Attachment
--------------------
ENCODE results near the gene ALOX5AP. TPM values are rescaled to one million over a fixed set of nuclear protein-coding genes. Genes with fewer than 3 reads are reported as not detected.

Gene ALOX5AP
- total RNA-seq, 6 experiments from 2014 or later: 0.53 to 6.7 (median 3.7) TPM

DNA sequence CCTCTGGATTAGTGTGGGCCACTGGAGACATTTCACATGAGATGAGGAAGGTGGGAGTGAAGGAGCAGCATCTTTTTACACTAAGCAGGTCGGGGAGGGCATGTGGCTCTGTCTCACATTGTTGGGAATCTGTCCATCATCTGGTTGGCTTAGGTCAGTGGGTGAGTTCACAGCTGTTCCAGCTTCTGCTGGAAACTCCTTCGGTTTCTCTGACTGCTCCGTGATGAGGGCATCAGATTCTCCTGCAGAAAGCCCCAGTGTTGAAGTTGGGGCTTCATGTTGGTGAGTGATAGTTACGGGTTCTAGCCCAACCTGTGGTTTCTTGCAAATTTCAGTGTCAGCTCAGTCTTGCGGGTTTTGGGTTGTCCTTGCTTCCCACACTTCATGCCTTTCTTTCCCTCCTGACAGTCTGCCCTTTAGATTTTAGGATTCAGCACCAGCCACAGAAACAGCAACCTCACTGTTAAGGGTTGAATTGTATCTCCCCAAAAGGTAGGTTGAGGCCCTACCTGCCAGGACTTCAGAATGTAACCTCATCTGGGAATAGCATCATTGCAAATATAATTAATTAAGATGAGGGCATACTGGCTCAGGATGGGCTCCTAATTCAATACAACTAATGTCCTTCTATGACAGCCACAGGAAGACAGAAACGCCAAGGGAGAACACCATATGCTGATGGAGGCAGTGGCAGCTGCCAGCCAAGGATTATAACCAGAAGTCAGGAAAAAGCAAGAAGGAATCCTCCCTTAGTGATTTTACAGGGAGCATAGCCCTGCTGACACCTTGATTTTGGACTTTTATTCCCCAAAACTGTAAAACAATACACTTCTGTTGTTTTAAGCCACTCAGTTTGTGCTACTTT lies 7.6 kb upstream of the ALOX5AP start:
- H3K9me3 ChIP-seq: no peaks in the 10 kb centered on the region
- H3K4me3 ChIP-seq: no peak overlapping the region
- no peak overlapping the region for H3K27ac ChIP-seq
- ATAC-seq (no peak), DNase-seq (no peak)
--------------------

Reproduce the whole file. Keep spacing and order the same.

ENCODE results near the gene ALOX5AP. TPM values are rescaled to one million over a fixed set of nuclear protein-coding genes. Genes with fewer than 3 reads are reported as not detected.

Gene ALOX5AP
- total RNA-seq, 6 experiments from 2014 or later: 0.53 to 6.7 (median 3.7) TPM

DNA sequence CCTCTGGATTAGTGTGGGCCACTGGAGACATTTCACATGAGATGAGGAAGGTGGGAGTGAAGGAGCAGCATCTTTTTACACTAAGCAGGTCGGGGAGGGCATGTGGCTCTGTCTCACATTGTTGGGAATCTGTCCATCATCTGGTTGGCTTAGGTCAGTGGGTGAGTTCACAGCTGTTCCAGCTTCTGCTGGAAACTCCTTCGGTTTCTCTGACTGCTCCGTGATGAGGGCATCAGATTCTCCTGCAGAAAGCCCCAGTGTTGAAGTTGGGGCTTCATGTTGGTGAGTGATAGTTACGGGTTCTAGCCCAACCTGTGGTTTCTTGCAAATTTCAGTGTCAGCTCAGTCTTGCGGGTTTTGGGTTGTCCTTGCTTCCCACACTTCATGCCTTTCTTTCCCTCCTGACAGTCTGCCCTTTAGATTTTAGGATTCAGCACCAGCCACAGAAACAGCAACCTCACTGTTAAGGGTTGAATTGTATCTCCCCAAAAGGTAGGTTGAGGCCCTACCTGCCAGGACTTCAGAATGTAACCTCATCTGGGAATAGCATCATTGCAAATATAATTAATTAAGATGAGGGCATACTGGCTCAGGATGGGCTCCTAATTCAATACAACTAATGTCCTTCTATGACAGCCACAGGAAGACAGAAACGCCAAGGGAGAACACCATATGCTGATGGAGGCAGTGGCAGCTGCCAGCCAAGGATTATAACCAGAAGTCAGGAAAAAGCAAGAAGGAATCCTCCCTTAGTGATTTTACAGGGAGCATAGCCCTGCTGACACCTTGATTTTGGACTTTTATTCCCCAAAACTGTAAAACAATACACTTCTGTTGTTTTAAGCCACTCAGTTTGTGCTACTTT lies 7.6 kb upstream of the ALOX5AP start:
- H3K9me3 ChIP-seq: no peaks in the 10 kb centered on the region
- H3K4me3 ChIP-seq: no peak overlapping the region
- no peak overlapping the region for H3K27ac ChIP-seq
- ATAC-seq (no peak), DNase-seq (no peak)